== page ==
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DENTAL SCIENCE - RESEARCH ARTICLE
Year : 2015  |  Volume : 7  |  Issue : 5  |  Page : 95-97  

Relationship between occlusal plane and ala-tragus line in dentate individuals: A Clinical pilot study


Department of Prosthodontics, Sree Balaji Dental College and Hospital, Bharath University, Chennai, Tamil Nadu, India

Date of Submission31-Oct-2014
Date of Decision31-Oct-2014
Date of Acceptance09-Nov-2014
Date of Web Publication30-Apr-2015

Correspondence Address:
Dr. Wasim Manzoor Bhat
Department of Prosthodontics, Sree Balaji Dental College and Hospital, Bharath University, Chennai, Tamil Nadu
India
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Source of Support: None, Conflict of Interest: None


DOI: 10.4103/0975-7406.155822

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   Abstract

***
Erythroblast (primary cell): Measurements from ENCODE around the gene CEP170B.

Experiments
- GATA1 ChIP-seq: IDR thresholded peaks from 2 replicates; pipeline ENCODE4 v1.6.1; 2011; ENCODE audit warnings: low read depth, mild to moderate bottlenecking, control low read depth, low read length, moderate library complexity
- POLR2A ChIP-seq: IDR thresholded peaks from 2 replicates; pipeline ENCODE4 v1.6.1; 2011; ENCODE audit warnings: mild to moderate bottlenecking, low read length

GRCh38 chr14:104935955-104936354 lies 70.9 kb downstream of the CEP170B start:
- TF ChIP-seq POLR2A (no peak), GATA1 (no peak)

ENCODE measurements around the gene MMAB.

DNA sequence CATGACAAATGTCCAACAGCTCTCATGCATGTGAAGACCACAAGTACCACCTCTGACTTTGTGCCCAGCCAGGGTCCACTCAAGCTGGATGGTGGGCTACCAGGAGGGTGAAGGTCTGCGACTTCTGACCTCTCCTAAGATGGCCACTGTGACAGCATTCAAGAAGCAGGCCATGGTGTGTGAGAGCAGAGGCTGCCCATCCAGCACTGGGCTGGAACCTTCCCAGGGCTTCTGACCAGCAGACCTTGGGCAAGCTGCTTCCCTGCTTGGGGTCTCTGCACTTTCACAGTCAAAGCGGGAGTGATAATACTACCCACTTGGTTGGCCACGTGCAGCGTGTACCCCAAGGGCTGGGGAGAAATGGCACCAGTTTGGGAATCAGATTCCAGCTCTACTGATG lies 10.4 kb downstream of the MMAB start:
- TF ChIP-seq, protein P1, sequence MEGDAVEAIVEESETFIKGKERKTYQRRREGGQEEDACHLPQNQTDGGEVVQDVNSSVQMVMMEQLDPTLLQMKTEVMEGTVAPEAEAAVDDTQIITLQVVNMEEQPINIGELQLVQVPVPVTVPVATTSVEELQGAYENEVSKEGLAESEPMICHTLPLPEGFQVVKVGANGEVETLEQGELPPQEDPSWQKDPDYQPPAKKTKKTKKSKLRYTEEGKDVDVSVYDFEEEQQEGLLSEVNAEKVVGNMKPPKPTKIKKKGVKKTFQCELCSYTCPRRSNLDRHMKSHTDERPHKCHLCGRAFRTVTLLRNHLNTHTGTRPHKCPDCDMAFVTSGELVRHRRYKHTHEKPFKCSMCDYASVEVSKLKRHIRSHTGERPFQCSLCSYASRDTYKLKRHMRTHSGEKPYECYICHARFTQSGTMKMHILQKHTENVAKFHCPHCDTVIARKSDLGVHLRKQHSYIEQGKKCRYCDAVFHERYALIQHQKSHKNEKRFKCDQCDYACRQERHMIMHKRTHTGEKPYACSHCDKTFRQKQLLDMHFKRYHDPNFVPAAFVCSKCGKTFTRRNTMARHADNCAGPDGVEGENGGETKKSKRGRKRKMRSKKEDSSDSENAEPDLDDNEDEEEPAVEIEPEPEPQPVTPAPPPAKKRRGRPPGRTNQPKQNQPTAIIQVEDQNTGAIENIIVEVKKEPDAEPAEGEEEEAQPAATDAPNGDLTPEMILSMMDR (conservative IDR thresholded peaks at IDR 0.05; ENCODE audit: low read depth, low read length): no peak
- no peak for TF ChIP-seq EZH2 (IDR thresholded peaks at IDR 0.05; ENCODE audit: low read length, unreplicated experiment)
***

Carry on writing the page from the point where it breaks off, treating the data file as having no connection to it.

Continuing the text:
Many methods have been used to establish the occlusal plane in complete denture prosthodontics. However, no single method seems to be fully accepted. Anteriorly, esthetic considerations help define the occlusal plane, and posteriorly the tongue, retromolar pad, and Stenson's duct are considered. Some dentists bisect the space between the residual ridges. The technique of using the ala-tragus line (Camper's line) to establish the occlusal plane is well documented. However, definitions of the ala-tragus line cause confusion, because the exact points of reference do not agree. For example, the glossary of prosthodontic terms states that the ala-tragus line runs from the inferior border of the ala of the nose to the superior border of the tragus of the ear while Spratley' describes it as running from the center of the ala to the center of the tragus. This article concerns us the exact relationship between the occlusal plane and ala-tragus line in dentate individuals.